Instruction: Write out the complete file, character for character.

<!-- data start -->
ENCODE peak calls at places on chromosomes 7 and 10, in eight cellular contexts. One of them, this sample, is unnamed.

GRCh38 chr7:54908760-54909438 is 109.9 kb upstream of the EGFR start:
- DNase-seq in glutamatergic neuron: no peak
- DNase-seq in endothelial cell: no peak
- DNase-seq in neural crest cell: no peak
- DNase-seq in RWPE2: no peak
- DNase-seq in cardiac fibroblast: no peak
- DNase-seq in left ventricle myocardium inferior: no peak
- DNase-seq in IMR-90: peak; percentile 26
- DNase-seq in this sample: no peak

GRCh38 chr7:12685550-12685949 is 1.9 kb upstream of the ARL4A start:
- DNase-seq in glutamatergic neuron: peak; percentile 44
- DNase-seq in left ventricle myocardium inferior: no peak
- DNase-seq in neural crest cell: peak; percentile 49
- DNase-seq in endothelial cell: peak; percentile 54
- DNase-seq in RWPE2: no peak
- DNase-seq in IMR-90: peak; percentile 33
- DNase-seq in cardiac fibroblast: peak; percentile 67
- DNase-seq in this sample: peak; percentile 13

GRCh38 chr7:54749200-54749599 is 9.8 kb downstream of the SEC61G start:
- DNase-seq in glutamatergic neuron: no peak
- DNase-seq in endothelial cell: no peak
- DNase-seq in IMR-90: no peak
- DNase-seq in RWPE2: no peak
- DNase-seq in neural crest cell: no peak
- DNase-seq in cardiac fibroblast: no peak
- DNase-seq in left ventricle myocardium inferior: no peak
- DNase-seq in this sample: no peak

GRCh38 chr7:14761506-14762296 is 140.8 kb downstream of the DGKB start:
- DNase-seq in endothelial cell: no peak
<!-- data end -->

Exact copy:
ENCODE peak calls at places on chromosomes 7 and 10, in eight cellular contexts. One of them, this sample, is unnamed.

GRCh38 chr7:54908760-54909438 is 109.9 kb upstream of the EGFR start:
- DNase-seq in glutamatergic neuron: no peak
- DNase-seq in endothelial cell: no peak
- DNase-seq in neural crest cell: no peak
- DNase-seq in RWPE2: no peak
- DNase-seq in cardiac fibroblast: no peak
- DNase-seq in left ventricle myocardium inferior: no peak
- DNase-seq in IMR-90: peak; percentile 26
- DNase-seq in this sample: no peak

GRCh38 chr7:12685550-12685949 is 1.9 kb upstream of the ARL4A start:
- DNase-seq in glutamatergic neuron: peak; percentile 44
- DNase-seq in left ventricle myocardium inferior: no peak
- DNase-seq in neural crest cell: peak; percentile 49
- DNase-seq in endothelial cell: peak; percentile 54
- DNase-seq in RWPE2: no peak
- DNase-seq in IMR-90: peak; percentile 33
- DNase-seq in cardiac fibroblast: peak; percentile 67
- DNase-seq in this sample: peak; percentile 13

GRCh38 chr7:54749200-54749599 is 9.8 kb downstream of the SEC61G start:
- DNase-seq in glutamatergic neuron: no peak
- DNase-seq in endothelial cell: no peak
- DNase-seq in IMR-90: no peak
- DNase-seq in RWPE2: no peak
- DNase-seq in neural crest cell: no peak
- DNase-seq in cardiac fibroblast: no peak
- DNase-seq in left ventricle myocardium inferior: no peak
- DNase-seq in this sample: no peak

GRCh38 chr7:14761506-14762296 is 140.8 kb downstream of the DGKB start:
- DNase-seq in endothelial cell: no peak